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Manitou business owners split on new kiosk system

Barking about parking



Since May, Farley McDonough has kept a complaint basket near the front of her Adam's Mountain Café.

It has proven popular, though no one's grumbling about the Orange Almond French Toast. This basket gets gripes about Manitou Springs' new parking kiosks.

Manitou's city councilors had the kiosks installed downtown in May, in hopes that they would ease overcrowding and earn cash for future parking solutions. But as many as 50 Adam's patrons a week have used the basket to express their deep dislike for the new system.

Not a fan of the kiosks herself, McDonough has delivered those complaints to the town offices weekly, hoping they'll be reviewed by the Parking Authority Board. She says she thinks the kiosks have hurt businesses — particularly ones that encourage people to hang out and, say, enjoy a meal.

"I'm looking for someone to enjoy the experience of Manitou," she says, "and that doesn't work with parking meters."

McDonough says the breakfast crowd complains the most, because parking tends to be plentiful early, and it seems punitive to have to pay. Locals are another frustrated demographic.

"I mean, this is their town," she says. "So they see it as sort of a slap in the face that they're being charged to visit their own downtown."

Leslie Lewis, executive director of iManitou (Manitou's Chamber of Commerce, Visitors Bureau, and Office of Economic Development), says she's heard similar gripes from other business owners. But she says those who count on high turnover, such as gift- shop operators, are often pleased with the kiosks because they move people in and out of town more quickly. "It's very much a mixed review," she says.

Tim Haas, owner of Manitou Outpost, Mountain High Sportswear, Five, and Garden of the Gods Trading Post, says he would have liked more free parking around the holiday season. But he loved the kiosks in the summer, explaining that they "helped manage a finite amount of [parking-space] inventory."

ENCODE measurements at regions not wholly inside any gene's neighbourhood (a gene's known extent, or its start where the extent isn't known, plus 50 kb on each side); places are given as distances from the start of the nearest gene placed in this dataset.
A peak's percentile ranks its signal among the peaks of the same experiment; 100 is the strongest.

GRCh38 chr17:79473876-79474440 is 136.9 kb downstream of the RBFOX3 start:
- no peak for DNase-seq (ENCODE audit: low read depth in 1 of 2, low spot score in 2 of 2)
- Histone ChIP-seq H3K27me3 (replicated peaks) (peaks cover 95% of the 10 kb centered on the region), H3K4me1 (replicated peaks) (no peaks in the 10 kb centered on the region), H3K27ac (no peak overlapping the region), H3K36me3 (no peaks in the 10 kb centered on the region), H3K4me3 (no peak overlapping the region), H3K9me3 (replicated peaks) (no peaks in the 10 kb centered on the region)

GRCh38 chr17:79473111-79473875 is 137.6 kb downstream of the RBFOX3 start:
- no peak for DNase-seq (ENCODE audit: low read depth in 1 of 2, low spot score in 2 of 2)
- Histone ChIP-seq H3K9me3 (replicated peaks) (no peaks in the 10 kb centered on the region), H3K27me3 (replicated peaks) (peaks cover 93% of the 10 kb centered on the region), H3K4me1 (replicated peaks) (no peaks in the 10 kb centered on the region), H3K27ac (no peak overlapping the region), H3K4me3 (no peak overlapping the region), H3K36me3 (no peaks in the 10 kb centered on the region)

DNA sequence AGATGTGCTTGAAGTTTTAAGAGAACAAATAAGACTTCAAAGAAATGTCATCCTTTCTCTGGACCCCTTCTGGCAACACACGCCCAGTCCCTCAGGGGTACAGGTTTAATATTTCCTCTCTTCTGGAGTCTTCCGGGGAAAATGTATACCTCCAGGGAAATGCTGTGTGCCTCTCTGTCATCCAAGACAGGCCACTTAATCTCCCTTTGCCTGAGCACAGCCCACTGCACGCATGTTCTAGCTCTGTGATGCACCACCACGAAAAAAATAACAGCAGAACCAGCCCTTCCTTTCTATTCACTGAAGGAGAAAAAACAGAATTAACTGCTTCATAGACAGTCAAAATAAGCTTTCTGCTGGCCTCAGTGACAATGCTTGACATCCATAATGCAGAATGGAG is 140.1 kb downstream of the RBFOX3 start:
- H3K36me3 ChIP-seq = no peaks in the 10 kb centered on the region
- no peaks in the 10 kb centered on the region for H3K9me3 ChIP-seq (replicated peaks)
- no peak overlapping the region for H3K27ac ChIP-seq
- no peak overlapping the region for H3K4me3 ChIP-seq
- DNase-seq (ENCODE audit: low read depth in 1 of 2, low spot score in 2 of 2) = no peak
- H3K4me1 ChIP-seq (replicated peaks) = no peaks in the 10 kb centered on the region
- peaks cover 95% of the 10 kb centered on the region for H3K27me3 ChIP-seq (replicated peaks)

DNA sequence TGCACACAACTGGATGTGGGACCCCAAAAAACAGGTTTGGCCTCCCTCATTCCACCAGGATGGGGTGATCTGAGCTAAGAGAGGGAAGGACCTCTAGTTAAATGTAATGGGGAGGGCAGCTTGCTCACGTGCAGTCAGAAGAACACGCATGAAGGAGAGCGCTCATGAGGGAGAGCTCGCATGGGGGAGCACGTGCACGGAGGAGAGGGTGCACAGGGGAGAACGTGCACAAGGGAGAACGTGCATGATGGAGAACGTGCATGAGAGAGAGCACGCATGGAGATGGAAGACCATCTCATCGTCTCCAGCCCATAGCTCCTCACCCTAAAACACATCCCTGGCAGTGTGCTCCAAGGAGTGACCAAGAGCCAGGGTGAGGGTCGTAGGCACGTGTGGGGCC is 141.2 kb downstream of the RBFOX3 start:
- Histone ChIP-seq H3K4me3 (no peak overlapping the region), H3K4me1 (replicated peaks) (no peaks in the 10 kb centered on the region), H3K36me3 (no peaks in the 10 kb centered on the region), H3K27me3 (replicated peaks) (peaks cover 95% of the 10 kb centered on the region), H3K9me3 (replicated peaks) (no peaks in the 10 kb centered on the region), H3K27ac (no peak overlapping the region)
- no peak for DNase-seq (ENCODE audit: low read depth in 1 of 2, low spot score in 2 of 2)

Matt Carpenter, Manitou's outgoing mayor pro tem and the owner of Colorado Custard Company, is a big supporter of the kiosks. From the business side, Carpenter says, he's noticed that fewer employees of local businesses park downtown now, which opens up more spaces for paying customers. And he notes that before last summer's floods, business was booming in Manitou.

"If you look at the sales tax returns through the end of July, we had our best year," he notes.

Carpenter says that from a governmental standpoint, the kiosks are a part of a comprehensive parking solution that includes a residential permit parking system, paid lots, a free parking lot just outside of downtown, and more. Expected excess profits from the meters will likely be used to add a parking structure or more shuttle services.

At recent meetings, Councilors appeared supportive of the system, if sensitive to complaints — they did ease paid parking hours for the winter.

That's not enough to completely appease McDonough, but parking issues won't be a problem for her much longer. After a summer of floods and complaints, she's decided to move her restaurant to east Manitou, far from the kiosks, come spring.

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